One of the reasons I believe a certain segment of the population has been so openly hostile to President Obama is the realization, conscious or otherwise, that the so-called browning of America has reached the highest point: a black man in the White House. For the prejudiced or outright racist who have seen people of color become more and more prominent in American life, it seems like at least the presidency was something “they” wouldn’t get; the last safe bastion against the encroachment of people of color in all spheres of American society. Then it happened. And with that, directly or not, the subject of race has come to the forefront.
Clearly, white resentment has not been couched in ambivalence, as we see every day, from how the President is disrespected to the deplorable reactions to the murder of unarmed black men, women and children at the hands of the police.
One of the signature claims of that resentment is that Obama has divided the country. It’s that mentality that led a Trump surrogate in Ohio to state there was no racism before Obama. Yes, she got bashed for making such an absurd statement and, at first, my reaction was that I was witnessing an instance of yet another conservative believing their opinions are fact and, as such, are not subject to scrutiny. (See Antonio Sabato Jr. claiming at the most recent GOP convention that he believes Obama is a Muslim, and that his confidence in that belief is enough to make it true.) But in all fairness, what she did was articulate very badly what many like her truly feel: that issues of race and racism are now and have been discussed more in the last 8 years than in the previous 30 or so. And that makes bigots, active or passive, very, very uncomfortable. That’s what she meant.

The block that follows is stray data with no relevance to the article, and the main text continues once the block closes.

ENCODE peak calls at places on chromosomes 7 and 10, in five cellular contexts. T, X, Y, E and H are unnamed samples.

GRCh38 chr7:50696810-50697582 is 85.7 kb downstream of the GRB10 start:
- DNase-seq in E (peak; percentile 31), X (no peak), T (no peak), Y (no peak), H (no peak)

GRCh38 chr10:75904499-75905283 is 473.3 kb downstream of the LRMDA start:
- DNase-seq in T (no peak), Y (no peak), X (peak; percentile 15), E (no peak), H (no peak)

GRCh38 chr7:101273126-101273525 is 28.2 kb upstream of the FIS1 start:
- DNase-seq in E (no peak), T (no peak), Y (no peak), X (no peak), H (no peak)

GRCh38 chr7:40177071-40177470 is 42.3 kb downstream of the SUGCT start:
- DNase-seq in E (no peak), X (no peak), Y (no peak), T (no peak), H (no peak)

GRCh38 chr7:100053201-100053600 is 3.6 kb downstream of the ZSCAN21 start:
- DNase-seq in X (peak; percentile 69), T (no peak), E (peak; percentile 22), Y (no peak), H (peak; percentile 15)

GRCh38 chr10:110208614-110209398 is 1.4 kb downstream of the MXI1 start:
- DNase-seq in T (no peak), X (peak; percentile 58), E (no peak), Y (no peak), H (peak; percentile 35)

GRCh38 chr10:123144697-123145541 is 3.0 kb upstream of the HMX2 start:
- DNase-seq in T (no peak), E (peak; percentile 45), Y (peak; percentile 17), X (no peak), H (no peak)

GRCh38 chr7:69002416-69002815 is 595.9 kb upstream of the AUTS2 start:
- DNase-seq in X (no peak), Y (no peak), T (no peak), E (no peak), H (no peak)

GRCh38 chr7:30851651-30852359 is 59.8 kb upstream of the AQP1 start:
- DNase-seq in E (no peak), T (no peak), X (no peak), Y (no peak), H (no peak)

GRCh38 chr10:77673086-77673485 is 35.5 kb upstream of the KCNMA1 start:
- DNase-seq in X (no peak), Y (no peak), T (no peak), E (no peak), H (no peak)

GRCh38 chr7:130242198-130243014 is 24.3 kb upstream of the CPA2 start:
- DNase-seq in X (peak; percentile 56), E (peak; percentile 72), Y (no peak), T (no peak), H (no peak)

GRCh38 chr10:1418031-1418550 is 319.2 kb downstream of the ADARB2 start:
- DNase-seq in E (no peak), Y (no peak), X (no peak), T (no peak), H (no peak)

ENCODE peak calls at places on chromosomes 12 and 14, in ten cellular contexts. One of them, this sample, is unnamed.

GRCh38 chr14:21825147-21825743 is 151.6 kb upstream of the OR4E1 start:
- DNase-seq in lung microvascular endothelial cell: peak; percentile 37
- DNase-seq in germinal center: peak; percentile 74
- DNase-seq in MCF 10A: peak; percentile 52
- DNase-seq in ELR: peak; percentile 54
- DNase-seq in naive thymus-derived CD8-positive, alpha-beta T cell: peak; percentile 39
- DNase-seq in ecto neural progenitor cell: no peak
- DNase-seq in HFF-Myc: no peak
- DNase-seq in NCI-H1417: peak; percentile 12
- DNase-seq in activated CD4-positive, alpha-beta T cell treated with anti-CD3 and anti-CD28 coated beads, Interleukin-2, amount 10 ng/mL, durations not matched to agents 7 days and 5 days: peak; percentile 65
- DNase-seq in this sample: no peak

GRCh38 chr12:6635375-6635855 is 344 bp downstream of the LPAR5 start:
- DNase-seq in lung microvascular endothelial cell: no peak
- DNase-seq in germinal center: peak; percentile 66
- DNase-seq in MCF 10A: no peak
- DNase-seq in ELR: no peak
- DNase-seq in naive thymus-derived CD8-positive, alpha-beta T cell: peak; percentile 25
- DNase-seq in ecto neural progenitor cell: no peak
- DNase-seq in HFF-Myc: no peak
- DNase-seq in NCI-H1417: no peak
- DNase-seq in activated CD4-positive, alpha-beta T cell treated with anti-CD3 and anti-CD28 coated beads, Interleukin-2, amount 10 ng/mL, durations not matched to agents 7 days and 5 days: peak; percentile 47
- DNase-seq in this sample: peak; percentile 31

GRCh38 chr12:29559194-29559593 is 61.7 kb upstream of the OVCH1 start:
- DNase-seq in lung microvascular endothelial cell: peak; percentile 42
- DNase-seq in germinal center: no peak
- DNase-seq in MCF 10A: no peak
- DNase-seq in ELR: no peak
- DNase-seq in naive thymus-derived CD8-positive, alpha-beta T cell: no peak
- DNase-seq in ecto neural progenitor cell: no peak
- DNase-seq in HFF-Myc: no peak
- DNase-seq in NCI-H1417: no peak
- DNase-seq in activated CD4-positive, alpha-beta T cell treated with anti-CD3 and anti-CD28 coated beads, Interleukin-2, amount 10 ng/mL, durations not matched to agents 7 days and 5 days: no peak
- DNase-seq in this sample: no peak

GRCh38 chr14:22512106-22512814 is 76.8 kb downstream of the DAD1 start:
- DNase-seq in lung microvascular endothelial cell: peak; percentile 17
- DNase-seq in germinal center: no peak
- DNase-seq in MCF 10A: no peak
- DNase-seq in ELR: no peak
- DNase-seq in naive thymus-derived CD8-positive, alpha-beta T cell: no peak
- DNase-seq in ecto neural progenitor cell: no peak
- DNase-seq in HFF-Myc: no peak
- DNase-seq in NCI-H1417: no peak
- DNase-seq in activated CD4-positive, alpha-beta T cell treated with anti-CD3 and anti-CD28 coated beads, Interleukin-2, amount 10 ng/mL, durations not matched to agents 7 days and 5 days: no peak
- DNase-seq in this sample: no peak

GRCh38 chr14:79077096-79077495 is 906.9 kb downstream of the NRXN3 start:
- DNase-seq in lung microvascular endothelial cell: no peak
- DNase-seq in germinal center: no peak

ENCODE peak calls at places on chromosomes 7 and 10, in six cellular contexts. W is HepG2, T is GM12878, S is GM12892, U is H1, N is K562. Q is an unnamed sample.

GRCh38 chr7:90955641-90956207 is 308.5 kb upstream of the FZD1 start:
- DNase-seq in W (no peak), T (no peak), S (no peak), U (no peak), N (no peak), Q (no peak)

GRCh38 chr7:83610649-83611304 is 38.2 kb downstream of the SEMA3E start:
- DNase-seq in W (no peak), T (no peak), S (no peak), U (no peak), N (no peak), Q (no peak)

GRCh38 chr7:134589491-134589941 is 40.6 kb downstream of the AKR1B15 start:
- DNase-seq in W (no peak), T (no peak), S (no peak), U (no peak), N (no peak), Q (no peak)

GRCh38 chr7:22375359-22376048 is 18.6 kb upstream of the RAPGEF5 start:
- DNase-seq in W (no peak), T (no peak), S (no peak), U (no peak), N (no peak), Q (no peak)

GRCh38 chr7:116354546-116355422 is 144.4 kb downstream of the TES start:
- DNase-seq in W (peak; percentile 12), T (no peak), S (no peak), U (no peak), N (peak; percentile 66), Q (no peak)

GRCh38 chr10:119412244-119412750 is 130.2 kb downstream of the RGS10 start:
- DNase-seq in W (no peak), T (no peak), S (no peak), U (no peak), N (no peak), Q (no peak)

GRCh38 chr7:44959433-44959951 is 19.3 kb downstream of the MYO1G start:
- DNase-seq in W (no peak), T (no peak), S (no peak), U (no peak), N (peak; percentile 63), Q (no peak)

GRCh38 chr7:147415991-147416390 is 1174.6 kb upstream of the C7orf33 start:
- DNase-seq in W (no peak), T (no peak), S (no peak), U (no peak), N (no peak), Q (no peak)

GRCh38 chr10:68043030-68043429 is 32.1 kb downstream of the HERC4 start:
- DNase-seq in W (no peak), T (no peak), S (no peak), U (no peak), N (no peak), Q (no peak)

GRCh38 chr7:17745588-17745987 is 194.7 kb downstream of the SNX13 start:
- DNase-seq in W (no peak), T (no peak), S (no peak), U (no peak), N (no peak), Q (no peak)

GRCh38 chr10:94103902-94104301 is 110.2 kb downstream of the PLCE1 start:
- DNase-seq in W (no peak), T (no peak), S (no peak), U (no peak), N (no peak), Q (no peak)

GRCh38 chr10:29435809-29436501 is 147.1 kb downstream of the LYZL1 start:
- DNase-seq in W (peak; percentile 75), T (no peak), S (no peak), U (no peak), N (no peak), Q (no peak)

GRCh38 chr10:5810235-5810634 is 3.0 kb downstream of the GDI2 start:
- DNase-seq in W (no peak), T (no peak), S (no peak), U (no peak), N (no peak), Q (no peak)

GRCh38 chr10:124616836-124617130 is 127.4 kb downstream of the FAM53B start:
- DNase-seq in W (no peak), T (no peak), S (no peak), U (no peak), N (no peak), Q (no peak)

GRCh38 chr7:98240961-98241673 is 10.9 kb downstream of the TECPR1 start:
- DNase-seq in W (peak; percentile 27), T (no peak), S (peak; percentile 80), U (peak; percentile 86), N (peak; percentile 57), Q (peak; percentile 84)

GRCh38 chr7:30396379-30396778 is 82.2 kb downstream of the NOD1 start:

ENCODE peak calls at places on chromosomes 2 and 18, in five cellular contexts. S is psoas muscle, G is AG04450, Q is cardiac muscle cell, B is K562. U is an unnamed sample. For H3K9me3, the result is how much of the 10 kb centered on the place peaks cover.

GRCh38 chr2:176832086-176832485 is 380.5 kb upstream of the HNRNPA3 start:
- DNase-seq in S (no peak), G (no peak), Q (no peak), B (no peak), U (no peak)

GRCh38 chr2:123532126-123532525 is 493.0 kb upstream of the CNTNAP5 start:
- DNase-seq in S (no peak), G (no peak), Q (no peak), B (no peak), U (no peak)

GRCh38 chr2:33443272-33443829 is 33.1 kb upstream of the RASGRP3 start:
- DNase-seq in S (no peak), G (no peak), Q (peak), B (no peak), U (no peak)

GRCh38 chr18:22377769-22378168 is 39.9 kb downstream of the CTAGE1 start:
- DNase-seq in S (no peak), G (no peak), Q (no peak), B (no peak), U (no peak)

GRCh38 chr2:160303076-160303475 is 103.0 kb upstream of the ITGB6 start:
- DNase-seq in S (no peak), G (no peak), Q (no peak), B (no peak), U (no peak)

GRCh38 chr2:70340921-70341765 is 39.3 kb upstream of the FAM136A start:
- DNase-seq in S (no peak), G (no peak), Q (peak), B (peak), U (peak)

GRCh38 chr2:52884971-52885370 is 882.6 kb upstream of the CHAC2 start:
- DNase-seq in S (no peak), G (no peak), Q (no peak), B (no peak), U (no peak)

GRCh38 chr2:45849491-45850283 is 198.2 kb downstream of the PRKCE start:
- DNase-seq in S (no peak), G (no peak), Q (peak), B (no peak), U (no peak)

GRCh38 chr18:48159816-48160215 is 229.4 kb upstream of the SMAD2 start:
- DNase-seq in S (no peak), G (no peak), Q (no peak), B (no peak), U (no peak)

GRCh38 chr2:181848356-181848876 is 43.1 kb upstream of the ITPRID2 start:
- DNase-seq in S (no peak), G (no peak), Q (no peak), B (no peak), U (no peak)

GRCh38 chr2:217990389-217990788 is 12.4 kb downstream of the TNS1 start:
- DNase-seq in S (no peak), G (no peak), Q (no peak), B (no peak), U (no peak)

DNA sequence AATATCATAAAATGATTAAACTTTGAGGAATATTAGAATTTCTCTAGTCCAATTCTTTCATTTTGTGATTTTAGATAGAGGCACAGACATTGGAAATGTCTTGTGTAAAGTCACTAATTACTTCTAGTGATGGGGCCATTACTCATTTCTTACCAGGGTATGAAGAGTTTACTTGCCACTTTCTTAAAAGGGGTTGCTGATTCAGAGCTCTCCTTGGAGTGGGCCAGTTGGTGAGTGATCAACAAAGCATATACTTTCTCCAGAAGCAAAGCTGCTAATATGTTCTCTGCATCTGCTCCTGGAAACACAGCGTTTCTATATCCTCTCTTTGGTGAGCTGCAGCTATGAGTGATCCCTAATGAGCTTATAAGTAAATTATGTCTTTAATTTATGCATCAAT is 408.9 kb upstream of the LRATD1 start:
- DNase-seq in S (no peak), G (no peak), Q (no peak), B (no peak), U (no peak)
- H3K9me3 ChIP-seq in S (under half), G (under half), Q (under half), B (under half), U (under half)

Whether it’s tacit acknowledgement that folks who have suffered various degrees of ignominy might want payback in more ways than one or just their full-on overt racism, the prospect of being on the receiving end of that purported payback, and that they’d be punished even half as badly as the hurt inflicted on people of color, rattles and scares them to their core. It leads to instances of tragic irony, too.
I mean, is there anything more un-American and unpatriotic than to threaten the stifling of dissent using the US flag as cover? You know, the same flag that represents the freedom to protest.
Density or denial? I guess that if the result is the same, it doesn’t matter, right?
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